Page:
The man then take a candle nut put in a holder made of “Lontar” palm leaf and in one move he strike the candle nut onto that same flat stone. Once again a good sign as the candlenut shell is teared open without breaking the meat of the nut. He then chew the candle nut together with “sirih pinang” (arecca and betel nut). To my surprise, all the people – hundreds of them – stand in a queu in front of him to let the man mark their forehead with the juice produced from the chewing “sirih pinang” and that candle nut. Although I am native to Flores island but I never see such a ritual in my village which is about 300 km west of Larantuka.
The first people who get that mark was a couple of local business person who reported that their car got accident repeatedly in just two months. They hope by attending the ritual they will got blessings from the ancestors. Those who do not attend the ritual will get that “juice” from their relatives who collect it in bamboo tubes.
The ritual then concluded by sacrificing hundreds of goats and pigs in various size. Most of them are full grown up beasts. There was only one man act as an executor. People bring their pig or goat to him and with one move he cut the head of the animals off at once while the animal keep standing for a while. Blood spread all around and people cheered happily.
The sacrified animals will not be consumed right away. But all of them will be hunged in Korke. The cook of the meats will be done in the afternoon on following day. Of course the meats are not fresh anymore. But I think they prefer to feed their Gods, ghosts and Ancestors first before consuming it for themselves.
The passengers of MS Columbus of course will not see the sacrifice ritual. They visited Riang Pedang for a cultural show. The village elders greet them in the entrance of the village. Sirih pinang, tuak (distilled palm wine) and local cigar then offered to the group’s leader. The visitors walked to the Korke lead by Hedung dancers and then Soka dancers. In that short visit the participants of Larantuka on shore program entertained with dances and the complete wedding ceremony according to Lamaholot.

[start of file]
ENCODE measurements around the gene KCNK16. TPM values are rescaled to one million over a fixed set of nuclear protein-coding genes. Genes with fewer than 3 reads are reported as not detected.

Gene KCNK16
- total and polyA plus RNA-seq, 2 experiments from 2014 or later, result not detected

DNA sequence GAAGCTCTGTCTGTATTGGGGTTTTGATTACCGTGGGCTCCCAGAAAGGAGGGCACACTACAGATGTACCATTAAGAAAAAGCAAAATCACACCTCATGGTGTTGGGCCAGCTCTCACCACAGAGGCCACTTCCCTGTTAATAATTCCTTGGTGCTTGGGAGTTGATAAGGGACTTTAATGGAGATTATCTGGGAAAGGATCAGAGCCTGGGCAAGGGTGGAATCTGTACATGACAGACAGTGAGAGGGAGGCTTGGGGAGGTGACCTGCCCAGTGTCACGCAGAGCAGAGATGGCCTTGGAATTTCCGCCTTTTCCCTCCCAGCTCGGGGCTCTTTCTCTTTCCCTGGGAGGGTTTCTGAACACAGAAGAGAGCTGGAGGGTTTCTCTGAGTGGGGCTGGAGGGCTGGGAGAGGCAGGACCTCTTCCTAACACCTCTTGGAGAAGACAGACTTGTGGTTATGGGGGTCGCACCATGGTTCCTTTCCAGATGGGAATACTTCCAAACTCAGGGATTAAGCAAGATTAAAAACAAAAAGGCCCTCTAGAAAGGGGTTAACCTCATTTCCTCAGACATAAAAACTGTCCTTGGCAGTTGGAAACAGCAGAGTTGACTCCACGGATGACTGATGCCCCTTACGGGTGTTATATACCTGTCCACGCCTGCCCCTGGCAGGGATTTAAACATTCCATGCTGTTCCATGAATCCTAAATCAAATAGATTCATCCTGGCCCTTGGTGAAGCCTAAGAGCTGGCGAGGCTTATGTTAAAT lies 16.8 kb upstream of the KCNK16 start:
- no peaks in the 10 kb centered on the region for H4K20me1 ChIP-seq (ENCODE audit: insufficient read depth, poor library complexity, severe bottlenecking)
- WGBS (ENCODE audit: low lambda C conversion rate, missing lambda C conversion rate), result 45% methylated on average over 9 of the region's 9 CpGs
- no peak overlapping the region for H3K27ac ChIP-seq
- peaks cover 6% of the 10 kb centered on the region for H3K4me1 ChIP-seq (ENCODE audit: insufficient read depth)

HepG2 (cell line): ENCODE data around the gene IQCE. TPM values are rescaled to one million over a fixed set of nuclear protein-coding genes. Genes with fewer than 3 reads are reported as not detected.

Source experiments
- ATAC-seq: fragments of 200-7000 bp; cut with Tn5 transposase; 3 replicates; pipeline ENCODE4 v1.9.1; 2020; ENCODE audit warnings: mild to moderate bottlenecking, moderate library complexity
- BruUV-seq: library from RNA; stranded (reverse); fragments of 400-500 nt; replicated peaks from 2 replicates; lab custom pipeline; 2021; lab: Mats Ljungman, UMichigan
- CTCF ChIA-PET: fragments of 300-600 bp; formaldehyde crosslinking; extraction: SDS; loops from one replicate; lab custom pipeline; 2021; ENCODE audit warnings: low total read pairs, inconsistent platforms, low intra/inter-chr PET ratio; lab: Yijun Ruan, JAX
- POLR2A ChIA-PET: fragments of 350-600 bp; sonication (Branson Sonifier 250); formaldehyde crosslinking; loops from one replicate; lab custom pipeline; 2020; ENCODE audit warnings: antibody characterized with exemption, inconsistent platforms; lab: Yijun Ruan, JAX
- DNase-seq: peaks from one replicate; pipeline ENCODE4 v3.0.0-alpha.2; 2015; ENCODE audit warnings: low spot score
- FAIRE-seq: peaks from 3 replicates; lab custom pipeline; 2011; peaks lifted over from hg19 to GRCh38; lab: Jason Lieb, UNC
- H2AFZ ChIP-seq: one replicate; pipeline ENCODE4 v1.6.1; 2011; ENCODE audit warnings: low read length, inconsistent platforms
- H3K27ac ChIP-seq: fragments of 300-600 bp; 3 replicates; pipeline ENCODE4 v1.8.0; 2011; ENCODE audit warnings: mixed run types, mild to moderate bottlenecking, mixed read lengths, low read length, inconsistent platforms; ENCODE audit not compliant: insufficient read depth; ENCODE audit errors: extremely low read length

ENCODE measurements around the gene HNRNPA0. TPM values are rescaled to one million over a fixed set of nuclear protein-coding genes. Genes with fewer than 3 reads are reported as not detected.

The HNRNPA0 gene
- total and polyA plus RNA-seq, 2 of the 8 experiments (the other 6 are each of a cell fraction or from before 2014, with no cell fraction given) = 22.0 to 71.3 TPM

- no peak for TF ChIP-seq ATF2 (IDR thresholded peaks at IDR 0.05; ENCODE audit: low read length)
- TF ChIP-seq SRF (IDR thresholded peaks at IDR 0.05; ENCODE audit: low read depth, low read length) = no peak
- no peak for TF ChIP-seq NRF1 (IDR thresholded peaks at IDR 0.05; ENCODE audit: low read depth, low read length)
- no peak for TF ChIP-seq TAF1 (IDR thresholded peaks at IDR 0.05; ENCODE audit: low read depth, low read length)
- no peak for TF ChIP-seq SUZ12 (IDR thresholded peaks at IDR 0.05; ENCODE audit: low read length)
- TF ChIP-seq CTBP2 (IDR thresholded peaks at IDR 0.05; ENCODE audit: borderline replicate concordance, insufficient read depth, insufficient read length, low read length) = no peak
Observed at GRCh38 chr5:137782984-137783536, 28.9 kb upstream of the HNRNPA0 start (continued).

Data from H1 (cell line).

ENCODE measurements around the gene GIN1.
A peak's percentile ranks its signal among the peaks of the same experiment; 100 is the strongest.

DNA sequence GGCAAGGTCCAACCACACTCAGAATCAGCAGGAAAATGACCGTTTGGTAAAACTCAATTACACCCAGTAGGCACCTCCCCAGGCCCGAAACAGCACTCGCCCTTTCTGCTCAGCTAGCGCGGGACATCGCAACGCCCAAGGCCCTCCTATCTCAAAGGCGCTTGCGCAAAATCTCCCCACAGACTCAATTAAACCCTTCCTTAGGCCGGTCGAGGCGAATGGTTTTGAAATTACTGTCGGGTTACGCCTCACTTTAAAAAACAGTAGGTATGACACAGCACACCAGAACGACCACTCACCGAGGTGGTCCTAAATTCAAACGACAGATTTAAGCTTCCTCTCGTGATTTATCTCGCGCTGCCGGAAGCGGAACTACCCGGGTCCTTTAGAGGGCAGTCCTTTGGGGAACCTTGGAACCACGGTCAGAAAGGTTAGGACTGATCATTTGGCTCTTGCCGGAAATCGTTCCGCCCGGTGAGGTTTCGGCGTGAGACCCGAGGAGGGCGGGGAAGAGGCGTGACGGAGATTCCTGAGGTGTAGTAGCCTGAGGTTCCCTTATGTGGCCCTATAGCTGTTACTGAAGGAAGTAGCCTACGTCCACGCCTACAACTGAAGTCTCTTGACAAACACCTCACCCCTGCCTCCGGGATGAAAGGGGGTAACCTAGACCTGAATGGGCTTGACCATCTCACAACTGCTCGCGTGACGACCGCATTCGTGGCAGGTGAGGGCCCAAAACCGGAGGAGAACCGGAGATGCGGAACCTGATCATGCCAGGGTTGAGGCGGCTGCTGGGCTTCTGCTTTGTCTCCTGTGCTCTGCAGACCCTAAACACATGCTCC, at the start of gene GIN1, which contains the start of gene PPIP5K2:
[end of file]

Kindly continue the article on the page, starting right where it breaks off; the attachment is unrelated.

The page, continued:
The visit in the village is just about 1 hour. With 164 participants (morning program + 89 in the afternoon) and crews plus lots of government officials, the total understanding on local cultural values will be very limited. It would be much better if the visitors stay longer in the village. Yes, all the participants are happy with the visit. They managed to inspect Korke, Langobelen – the communal house of the village and its ritual stuffs. Some of them got the chance to walk around in the village.
On return, Pascale – shore excursion manager mentioned that my organization of the visit was just perfect and the clients are all happy. I discussed with her and the lecturer together with other team member that next time the visitors must stay longer in the village. Not to rush and rush to visit market and so on. To stay longer in the village then the chance to mingle with locals to comprehend more on local values will be then maximized. At least the locals is not just cultural performers but a complete civilization with genuine local values.
Welcome Ng Sebastian! Make yourself at home. Thank you for your first article and hope more articles are coming…